This was so incredibly frustrating for me, because I was trying to assert my competence as his treating therapist, but also be sensitive to what he believed would help, which was seeing you. So to answer your second question: no, I don’t think it is “wrong” perse to “allow” patients to dictate parts of their plan of care as long as it is used in attempts to continue their progress towards active, evidence based, meaningful treatment. I think we find it very frustrating because we are trying to help our patients in the best way we know how. But in the end, I think we must consider that this patient is taking time out of their day, paying a co-pay (or insurance, or out of pocket), taking time off work, etc. to come to us in attempts to help them feel better. So to bring up a point in your question: “…if we believe the requested passive treatment will not be valuable?” valuable to whom? Them or us? in the end, it is their [shoulder, knee, ankle, etc.], not ours. There are three tiers of evidence-based practice: current literature, clinician experience and patient values/expectations. And I think that I need to remind myself of the third component in these situations. It is just as important and should be considered just as critically and with as much merit.

      Thanks for the post, it is always a good reminder to reflect on these types of scenarios.

    • #7032
      Matt Fung

      AJ thanks for sharing this case with us.

      While your patients presentation is unlike any I have come across this early in my practice it reminds of someone that Kristin and I have seen during my mentoring hours. The patient is coming in for plantar fascia pain and is responding well to therapy. However the referring doctor insists on his patient receiving US as a part of his POC. In this case we have the ethical dilemma providing what we believe may be the best treatment approach to the patient, while at the same time not upsetting our referral source by going against their treatment recommendations. We have decided to incorporate US into some follow up visits to appease the referring physician despite its lack of evidence in the research.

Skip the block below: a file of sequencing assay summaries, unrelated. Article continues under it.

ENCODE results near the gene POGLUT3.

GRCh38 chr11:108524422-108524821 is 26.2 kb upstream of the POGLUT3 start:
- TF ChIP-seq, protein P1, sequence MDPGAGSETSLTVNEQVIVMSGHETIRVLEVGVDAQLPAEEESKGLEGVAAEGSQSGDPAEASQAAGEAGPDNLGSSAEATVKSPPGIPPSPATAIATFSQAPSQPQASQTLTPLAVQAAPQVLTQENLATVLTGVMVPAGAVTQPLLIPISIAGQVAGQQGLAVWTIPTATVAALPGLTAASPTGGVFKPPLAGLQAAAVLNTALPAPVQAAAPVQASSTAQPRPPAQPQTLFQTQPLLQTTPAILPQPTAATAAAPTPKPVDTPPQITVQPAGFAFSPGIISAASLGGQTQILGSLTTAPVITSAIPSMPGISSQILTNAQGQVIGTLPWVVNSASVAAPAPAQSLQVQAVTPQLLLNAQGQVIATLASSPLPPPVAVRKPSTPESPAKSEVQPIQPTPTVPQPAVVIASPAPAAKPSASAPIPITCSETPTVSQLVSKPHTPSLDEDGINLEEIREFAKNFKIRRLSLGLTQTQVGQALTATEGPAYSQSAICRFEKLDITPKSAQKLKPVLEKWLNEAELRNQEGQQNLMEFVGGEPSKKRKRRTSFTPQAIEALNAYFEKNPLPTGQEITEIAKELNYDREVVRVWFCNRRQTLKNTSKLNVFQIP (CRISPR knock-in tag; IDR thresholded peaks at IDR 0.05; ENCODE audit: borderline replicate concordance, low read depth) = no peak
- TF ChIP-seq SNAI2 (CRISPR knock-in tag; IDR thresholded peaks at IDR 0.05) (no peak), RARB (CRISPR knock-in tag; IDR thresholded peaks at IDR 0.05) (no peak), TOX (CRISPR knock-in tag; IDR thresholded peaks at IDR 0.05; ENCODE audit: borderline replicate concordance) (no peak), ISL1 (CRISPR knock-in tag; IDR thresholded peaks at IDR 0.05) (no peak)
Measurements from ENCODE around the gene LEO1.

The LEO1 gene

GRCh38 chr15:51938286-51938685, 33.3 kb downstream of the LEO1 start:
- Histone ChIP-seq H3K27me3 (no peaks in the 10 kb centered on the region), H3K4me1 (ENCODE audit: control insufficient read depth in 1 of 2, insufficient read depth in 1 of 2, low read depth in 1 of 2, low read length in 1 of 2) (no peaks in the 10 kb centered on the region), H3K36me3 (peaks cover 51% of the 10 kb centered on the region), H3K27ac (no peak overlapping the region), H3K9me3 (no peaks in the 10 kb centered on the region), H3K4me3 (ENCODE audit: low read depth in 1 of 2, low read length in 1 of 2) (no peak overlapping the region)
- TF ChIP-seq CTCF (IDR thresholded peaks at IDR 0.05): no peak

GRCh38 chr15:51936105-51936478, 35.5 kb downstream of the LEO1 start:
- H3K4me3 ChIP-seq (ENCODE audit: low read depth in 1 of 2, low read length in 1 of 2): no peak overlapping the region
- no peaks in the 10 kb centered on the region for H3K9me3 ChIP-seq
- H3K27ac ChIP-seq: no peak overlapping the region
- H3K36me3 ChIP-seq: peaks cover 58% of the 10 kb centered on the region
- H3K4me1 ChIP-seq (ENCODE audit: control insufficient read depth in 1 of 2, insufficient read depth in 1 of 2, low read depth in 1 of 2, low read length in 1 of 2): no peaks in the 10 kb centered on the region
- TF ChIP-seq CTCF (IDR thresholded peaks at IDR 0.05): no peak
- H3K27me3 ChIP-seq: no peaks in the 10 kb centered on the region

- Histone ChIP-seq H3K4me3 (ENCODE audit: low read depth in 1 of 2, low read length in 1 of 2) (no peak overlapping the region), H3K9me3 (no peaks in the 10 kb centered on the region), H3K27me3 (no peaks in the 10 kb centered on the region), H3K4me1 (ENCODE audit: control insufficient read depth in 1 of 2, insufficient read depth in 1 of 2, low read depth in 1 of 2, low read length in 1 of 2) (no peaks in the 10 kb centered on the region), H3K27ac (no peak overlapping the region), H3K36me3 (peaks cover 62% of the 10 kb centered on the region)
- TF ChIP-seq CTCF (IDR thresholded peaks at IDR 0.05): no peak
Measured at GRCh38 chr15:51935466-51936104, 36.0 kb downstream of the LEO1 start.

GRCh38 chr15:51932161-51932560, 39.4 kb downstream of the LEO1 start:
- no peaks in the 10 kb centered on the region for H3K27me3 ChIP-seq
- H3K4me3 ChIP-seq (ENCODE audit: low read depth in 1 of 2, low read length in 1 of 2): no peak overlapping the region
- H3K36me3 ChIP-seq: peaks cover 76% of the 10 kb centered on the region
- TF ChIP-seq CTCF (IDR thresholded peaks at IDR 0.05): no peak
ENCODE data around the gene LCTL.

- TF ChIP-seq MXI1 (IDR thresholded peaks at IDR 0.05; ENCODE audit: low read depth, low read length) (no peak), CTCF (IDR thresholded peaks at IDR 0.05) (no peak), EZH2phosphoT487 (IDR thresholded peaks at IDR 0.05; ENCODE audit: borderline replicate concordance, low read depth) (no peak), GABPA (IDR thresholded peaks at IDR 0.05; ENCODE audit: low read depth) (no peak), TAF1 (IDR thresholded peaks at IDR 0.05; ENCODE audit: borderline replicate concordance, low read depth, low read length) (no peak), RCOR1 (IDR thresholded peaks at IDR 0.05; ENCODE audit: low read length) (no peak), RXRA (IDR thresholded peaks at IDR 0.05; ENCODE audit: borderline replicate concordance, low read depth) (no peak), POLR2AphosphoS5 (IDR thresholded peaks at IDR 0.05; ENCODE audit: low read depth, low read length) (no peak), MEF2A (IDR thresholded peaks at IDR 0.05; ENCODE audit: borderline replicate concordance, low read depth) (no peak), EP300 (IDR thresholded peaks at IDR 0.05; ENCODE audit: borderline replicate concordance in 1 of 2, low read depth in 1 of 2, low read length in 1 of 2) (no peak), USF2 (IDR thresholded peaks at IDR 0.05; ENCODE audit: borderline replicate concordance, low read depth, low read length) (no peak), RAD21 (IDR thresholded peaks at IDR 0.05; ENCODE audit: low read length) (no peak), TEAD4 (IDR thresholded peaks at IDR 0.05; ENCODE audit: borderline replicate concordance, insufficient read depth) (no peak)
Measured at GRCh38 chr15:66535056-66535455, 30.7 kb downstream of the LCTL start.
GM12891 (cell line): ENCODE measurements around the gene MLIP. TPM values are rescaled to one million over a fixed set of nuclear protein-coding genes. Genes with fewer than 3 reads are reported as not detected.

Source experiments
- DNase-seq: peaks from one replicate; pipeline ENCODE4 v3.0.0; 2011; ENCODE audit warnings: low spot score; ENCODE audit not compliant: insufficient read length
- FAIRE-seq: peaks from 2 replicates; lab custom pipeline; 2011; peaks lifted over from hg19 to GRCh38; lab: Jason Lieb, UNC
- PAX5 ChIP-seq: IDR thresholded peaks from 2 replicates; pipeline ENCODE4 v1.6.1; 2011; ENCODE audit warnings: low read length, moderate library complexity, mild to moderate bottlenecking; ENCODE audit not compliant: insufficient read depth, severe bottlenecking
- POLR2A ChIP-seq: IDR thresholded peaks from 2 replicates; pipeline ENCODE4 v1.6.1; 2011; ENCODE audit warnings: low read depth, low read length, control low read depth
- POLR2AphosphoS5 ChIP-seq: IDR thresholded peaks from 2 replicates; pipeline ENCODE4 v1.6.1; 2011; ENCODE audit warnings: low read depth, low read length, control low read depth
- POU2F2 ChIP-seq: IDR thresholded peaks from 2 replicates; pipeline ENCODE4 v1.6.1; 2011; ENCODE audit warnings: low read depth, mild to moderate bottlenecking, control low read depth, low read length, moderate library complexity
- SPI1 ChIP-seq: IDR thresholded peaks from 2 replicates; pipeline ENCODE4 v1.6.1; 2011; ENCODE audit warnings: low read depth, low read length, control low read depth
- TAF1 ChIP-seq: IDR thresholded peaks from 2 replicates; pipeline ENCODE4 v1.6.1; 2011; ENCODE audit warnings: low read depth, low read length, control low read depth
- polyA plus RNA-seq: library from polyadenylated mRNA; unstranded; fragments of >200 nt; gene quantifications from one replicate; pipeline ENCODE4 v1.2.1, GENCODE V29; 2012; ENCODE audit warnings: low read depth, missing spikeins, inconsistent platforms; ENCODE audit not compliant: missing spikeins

In regards to the case you posted I believe it is ethical to allow patients to dictate a portion of their care even if their request lack evidence, if it will improve patient buy in and compliance. Typically during my evaluation I will as patients if they have been to PT before and if so what they felt worked best for them. Based on their response I try to work with them to utilize different exercises or techniques they believed worked best for them while prefacing it with, “we might try a couple of different things here because everyone practices a little differently.” If a patient is adamant about receiving passive modalities during their treatment session I would like to think I would handle it similarly to you where we try and find a way to keep both parties happy, working together to make them feel better.

    • #7033